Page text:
In July 1891 the French fleet paid a symbolic visit to Kronstadt and diplomatic notes were exchanged. In August 1892 Russia promised to go to war if France were attacked by Germany alone and in return France promised to come to Russia’s help if she were attached by Germany (but not if she were attacked by Austria-Hungary). This agreement was full of significance for the future: Europe was now on the way to being organized into two armed camps. At the end of 1893 a diplomatic convention was signed (and ratified in 1894) to reinforce the military one. In 1894 Nicholas II paid a state visit to Paris. So secret was this alliance that the public did not become aware of it until 1897 and most French ministers did not know its precise terms until war broke out.

Wednesday, 27 February 2013

Towards 1914: Bismarck's Europe

For the complicated politics of the European alliances before 1914, I have been especially indebted to J. M. Roberts Europe 1880-1945, 2nd edition (Longman, 1989) and to Michael Rapport, Nineteenth-Century Europe (Palgrave, 2005).

'In the approach to the outbreak of the First World War, four factors were crucial: first, the ambitions and strategies of the great powers; second, the system of alliances, the danger of which was less to drag allies into the abyss than to make them concerned lest their opposite numbers renege on their commitments at the last moment; third, the balance of power in the decision-making process between military men and civilian politicians; last, the pressure of both nationalist and socialist anti-militaristic opinion, and the opportunity offered by the war to achieve the ultimate in national integration'. Robert Gildea, Barricades and Borders: Europe 1800-1914, 3rd edn. (Oxford, 2003), 429.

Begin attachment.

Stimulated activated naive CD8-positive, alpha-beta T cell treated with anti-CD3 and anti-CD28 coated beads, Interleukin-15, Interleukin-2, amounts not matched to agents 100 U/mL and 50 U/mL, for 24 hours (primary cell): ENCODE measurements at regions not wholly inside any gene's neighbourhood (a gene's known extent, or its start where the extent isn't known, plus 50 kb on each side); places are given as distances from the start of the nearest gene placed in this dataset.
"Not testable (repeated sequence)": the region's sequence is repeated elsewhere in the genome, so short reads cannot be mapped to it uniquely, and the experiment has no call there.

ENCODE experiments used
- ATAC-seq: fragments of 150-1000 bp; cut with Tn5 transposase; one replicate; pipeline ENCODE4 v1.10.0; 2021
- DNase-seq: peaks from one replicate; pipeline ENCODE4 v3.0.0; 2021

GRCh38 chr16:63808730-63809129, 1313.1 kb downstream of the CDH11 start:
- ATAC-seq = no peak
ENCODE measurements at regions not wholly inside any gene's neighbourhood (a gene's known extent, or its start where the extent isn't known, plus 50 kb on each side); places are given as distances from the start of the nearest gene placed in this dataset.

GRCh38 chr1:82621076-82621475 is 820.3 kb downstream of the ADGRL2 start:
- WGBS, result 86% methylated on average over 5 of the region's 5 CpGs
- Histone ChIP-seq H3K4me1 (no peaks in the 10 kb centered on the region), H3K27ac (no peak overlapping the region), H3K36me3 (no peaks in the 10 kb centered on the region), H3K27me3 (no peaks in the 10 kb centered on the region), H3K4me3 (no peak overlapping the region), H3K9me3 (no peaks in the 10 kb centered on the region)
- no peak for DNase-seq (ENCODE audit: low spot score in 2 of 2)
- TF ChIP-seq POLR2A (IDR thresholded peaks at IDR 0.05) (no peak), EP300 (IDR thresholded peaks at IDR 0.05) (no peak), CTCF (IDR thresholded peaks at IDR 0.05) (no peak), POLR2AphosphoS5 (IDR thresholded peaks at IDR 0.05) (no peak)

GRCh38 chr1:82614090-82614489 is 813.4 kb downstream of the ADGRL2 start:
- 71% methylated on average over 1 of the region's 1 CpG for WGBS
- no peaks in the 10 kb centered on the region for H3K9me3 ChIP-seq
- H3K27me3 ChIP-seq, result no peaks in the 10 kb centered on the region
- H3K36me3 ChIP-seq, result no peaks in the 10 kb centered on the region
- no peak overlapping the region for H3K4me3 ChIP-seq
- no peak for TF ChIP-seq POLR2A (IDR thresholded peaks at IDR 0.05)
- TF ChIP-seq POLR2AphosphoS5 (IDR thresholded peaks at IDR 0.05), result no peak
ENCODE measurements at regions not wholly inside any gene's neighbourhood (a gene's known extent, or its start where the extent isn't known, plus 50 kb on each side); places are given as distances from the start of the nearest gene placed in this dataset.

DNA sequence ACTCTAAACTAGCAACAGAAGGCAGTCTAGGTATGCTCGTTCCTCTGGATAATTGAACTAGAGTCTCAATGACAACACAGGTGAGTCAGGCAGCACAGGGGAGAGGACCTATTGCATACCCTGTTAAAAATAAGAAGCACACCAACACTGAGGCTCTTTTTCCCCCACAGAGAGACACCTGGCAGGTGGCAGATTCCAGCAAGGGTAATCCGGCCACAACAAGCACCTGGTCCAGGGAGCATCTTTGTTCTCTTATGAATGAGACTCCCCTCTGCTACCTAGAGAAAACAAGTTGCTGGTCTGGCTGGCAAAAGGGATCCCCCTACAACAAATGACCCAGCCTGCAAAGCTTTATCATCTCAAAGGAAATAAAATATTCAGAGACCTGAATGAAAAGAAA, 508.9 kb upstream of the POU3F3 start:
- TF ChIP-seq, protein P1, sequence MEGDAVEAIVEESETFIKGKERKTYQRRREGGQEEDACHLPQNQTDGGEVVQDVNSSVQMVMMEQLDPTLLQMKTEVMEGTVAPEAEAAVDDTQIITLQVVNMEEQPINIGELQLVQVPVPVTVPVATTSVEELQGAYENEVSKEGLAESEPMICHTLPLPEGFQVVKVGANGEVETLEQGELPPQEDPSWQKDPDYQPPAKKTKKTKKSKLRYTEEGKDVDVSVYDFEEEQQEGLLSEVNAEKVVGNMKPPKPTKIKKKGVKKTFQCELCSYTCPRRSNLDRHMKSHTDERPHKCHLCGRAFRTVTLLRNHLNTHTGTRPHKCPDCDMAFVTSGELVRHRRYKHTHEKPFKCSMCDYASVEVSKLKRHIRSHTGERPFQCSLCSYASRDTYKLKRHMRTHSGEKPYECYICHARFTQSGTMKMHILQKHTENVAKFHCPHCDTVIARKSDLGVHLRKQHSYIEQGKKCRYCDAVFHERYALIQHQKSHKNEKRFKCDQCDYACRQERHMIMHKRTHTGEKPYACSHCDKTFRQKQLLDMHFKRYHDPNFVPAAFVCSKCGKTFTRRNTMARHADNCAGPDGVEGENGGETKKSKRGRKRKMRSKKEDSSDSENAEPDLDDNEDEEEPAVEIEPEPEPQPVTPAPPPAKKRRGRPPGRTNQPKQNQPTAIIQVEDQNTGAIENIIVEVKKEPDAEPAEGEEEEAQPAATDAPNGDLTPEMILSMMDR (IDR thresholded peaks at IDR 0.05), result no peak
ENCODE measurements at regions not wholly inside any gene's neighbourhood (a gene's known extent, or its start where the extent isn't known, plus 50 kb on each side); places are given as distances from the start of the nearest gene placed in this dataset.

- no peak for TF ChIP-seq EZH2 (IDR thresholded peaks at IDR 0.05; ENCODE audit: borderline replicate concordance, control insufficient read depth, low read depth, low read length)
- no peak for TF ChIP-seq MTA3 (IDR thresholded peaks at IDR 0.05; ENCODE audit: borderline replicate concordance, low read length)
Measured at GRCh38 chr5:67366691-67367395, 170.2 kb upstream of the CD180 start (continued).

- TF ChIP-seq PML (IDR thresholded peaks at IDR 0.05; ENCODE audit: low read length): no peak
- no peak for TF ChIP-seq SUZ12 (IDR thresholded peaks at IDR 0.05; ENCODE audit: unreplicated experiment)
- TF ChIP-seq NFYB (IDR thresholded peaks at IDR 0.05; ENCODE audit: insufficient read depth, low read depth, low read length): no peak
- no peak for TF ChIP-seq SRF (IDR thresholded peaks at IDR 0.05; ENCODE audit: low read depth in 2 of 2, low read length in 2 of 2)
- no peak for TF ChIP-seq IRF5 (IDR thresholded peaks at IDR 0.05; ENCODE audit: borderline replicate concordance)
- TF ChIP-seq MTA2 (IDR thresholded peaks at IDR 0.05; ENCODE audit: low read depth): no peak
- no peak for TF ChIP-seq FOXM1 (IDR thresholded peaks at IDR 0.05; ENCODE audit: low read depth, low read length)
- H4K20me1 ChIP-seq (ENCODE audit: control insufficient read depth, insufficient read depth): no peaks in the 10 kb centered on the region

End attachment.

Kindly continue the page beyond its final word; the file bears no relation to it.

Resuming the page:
Between the Berlin Congress of 1878 and 1900 the Concert of Europe in effect came to an end as new occasions of conflict arose.

The condition of the military
Among the great powers of 1880 only Britain was not a land power. To continental countries armies were more important than navies. Military thinking was still obsessed with the idea of winning a decisive battle soon after the outbreak of war. It was assumed that wars would be short (as they had been in 1866 and 1870) and the five year experience of the American Civil War was discounted.

Sunday, 24 February 2013

Feminism, socialism, anarchism

For this post I have used Michael Rapport's Nineteenth-Century Europe (Palgrave, 2005) and A Dictionary of Nineteenth-Century History, ed. John Belchem and Richard Price (Penguin, 1994). I have found the latter a very useful work of reference though the entry on Bismarck is disappointingly short.

The nineteenth century saw the advancement of political rights for men but the emancipation of women was hampered by the doctrine of separate spheres and by the double standard of sexual morality. This was attacked in John Stuart Mill’s The Subjection of Women (1869), the key feminist text of the 19th century.